Monday, August 26, 2013

Review: "King-Size Canary" is a Tex Avery Classic (Remembering Tex Avery)

TRASH IN MY EYE No. 101 (of 2006) by Leroy Douresseaux

King-Size Canary (1947) – animation
Running time:  8 minutes
DIRECTOR:  Tex Avery
WRITER:  Heck Allen (story)
PRODUCER:  Fred Quimby
ANIMATORS:  Ray Abrams, Robert Bentley, and Walter Clinton
COMPOSER:  Scott Bradley


The subject of this movie review is King-Size Canary, a 1947 animated cartoon short film directed by Tex Avery and produced by Metro-Goldwyn-Mayer (MGM).  In 1994, animation historian Jerry Beck conducted a poll of animators, film historians, and directors, and King-Size Canary was the voted the 10th greatest cartoon of all time.  Pinto Colvig performed the voice of the “Cat” and Frank Graham the voice of the “Mouse,” but did not receive a screen credit.

King-Size Canary starts with a mangy cat on the verge of starvation.  The feline gives an itty-bitty, scrawny canary some “Jumbo-Gro” fertilizer, which in turns makes the canary grow to monstrously large yellow bird.  Thus, the cat has to engage the colossal canary in a pitched battle to see which will end up the other’s meal.  A vicious bulldog and a wily mouse also join in on a madcap comic adventure of gigantic proportions.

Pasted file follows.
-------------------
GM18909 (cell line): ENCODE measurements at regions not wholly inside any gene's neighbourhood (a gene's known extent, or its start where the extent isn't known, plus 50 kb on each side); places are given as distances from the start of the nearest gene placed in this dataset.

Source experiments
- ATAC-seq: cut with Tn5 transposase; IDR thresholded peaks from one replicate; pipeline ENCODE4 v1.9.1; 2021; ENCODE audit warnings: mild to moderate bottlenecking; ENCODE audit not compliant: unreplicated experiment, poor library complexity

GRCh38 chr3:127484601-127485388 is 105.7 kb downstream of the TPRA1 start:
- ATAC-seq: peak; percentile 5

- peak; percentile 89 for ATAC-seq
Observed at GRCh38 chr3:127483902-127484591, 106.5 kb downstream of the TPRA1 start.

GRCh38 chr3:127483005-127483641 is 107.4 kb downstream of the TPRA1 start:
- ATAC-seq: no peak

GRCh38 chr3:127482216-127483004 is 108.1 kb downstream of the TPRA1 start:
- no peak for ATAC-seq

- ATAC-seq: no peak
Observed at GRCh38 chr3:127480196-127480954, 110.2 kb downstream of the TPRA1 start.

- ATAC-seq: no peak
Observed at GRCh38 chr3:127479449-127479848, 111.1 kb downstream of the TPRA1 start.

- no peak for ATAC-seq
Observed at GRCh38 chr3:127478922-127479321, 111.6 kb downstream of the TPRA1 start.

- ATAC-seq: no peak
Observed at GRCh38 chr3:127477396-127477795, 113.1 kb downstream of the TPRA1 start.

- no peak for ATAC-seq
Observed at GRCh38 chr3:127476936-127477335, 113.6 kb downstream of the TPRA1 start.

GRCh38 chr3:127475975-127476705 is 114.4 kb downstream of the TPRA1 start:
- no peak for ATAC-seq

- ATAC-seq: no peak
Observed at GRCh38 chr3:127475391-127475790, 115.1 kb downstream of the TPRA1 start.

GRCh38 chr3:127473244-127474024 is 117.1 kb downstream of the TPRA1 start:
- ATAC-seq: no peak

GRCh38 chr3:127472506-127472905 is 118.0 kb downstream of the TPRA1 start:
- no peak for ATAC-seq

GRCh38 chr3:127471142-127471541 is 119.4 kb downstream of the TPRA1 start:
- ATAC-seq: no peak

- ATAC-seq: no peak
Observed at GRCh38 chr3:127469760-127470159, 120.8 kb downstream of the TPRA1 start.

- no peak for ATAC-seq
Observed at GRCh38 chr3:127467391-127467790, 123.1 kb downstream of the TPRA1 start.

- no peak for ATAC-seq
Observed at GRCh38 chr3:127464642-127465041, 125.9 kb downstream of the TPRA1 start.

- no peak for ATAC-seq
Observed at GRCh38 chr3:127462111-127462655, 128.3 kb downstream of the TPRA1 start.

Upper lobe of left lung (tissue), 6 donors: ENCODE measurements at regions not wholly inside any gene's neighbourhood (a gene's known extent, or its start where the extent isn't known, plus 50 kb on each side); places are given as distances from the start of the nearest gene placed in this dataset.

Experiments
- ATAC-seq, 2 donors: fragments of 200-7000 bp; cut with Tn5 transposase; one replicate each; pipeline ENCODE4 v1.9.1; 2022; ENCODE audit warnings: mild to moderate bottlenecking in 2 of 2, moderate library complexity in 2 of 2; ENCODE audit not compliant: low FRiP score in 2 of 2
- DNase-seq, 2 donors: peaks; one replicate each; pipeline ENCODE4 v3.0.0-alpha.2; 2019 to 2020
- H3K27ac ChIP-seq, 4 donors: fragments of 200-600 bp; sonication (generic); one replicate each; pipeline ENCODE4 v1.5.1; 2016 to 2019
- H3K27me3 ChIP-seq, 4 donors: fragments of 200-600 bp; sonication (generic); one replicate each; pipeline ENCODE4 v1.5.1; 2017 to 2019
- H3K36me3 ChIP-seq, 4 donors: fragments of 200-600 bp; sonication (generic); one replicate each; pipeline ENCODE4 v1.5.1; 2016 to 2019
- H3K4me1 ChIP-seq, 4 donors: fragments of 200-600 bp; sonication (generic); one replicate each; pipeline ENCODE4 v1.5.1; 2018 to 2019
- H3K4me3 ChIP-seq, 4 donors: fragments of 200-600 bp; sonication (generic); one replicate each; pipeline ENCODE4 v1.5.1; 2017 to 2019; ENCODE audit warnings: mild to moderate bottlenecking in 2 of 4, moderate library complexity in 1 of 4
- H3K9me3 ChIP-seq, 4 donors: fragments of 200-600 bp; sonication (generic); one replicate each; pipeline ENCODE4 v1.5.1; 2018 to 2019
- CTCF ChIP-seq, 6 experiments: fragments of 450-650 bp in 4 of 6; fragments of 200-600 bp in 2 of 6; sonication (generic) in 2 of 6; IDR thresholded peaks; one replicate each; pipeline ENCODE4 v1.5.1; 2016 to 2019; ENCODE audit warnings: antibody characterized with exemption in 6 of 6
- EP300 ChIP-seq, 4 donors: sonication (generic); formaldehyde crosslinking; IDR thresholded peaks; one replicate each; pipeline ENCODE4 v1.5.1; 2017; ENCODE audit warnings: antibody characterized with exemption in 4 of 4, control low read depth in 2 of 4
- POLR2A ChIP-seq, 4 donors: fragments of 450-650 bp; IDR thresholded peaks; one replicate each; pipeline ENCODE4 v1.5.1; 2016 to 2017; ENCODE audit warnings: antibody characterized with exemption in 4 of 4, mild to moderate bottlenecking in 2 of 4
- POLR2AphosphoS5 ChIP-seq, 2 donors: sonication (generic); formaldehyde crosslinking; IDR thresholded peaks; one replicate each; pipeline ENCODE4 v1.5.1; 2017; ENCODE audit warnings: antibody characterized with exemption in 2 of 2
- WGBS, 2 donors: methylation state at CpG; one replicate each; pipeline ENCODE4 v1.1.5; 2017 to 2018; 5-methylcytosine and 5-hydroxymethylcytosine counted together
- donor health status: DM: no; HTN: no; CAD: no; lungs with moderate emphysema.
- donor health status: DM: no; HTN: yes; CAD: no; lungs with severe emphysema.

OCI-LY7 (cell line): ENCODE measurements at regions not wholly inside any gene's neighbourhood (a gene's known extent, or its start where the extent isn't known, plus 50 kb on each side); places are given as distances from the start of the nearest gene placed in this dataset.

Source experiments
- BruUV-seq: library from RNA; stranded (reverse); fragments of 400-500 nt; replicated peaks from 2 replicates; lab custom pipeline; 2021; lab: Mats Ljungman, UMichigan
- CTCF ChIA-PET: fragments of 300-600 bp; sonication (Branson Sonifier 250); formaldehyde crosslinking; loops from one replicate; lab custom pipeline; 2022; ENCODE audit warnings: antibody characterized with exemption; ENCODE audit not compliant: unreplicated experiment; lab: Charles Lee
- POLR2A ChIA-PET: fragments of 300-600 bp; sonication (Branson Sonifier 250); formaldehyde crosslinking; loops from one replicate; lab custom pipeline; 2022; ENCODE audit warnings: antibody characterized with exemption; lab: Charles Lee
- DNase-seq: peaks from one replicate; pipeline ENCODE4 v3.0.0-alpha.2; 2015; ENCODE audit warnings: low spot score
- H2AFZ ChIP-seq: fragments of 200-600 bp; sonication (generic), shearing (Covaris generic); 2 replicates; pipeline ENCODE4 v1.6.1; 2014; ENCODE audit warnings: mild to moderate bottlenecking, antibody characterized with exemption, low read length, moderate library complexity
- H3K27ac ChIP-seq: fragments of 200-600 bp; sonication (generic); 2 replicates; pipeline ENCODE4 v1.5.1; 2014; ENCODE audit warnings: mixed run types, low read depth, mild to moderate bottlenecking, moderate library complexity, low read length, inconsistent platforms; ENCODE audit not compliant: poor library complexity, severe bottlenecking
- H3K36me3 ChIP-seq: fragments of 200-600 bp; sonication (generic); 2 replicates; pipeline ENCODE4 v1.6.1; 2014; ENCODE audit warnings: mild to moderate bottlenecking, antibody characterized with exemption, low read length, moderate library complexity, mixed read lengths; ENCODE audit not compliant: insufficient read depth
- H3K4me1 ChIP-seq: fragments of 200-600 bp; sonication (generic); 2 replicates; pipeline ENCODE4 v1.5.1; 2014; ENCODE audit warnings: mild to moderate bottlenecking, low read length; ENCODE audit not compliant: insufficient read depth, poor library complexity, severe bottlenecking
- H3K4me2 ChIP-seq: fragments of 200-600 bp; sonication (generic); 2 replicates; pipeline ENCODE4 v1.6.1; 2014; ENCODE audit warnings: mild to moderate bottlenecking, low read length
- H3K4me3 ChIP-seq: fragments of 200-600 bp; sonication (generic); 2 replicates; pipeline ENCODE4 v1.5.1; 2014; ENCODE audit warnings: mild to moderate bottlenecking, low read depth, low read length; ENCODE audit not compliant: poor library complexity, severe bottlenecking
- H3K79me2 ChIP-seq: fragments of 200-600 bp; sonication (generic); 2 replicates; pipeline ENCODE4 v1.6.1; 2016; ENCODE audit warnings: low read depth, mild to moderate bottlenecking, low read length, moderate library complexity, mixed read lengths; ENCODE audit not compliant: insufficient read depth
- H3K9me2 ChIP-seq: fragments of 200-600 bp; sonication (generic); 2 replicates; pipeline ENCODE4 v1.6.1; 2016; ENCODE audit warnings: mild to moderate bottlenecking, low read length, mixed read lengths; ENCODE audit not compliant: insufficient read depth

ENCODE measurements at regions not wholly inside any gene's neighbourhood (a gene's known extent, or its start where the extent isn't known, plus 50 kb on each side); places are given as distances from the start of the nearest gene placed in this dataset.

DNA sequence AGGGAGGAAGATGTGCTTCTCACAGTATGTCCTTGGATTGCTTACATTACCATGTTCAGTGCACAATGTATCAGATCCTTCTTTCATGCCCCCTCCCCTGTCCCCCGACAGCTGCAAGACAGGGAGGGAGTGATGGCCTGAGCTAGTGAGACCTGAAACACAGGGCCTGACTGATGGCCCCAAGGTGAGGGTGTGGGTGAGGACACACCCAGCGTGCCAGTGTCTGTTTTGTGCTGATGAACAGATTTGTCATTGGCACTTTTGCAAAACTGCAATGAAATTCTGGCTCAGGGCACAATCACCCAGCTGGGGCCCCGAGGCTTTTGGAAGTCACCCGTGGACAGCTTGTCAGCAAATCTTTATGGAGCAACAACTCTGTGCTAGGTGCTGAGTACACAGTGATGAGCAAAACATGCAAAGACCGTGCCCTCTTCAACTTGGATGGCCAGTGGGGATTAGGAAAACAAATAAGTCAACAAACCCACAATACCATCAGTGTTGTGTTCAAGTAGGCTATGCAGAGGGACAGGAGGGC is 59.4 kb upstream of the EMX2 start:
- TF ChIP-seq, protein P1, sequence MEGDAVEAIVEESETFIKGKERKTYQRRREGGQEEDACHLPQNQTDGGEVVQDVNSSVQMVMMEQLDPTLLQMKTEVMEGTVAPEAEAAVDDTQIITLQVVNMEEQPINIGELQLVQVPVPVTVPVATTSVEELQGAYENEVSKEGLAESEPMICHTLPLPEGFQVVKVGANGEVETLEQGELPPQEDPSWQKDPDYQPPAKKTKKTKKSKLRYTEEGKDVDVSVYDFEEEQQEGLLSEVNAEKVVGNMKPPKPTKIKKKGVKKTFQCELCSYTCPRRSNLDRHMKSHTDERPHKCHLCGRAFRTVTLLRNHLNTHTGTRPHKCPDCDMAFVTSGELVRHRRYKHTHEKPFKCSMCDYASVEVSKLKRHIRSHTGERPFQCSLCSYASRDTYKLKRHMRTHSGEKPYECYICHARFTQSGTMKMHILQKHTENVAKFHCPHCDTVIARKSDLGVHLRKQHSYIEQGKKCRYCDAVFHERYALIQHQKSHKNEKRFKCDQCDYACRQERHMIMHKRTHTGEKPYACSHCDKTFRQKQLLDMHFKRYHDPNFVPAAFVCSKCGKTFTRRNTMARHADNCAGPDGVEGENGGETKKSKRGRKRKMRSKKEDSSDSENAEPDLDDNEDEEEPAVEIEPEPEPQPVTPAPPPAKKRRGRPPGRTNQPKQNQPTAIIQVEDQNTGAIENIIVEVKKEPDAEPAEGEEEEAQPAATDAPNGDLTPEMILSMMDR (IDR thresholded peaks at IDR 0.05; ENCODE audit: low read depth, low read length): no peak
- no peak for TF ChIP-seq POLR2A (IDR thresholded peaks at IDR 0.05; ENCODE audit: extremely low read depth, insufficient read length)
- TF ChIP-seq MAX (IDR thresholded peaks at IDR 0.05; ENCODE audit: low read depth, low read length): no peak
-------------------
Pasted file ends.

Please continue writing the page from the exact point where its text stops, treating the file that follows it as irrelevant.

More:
If there is a quintessential Tex Avery cartoon, King-Size Canary makes the short list.  In animated cartoon shorts, Fred “Tex” Avery is the most revered name next to Chuck Jones.  Everything that marked Avery’s cartoons, the quasi-normal realities, the series of sight gags – sometimes each more outlandish than the next, and the other improbably elements are all in ample supply in a cartoon that has less than eight minutes of narrative time.

Avery always wanted to make his cartoons wild and wooly, and he does here.  From a dog whose right eye becomes a searchlight to funny animal behemoths chasing each other across the country, King-Size Canary is a feast of gag comedy.  Much of that material would never make it into today’s cartoons, especially the gag in which the cat pours a bottle of sleeping pills down the dog’s mouth to knock him out.  This is a classic short and a superb example of cartoons for big kids, from a time when cartoon shorts were shown in theatres to entertain adults as much as children.

9 of 10

Friday, May 12, 2006

Updated:  Monday, August 26, 2013

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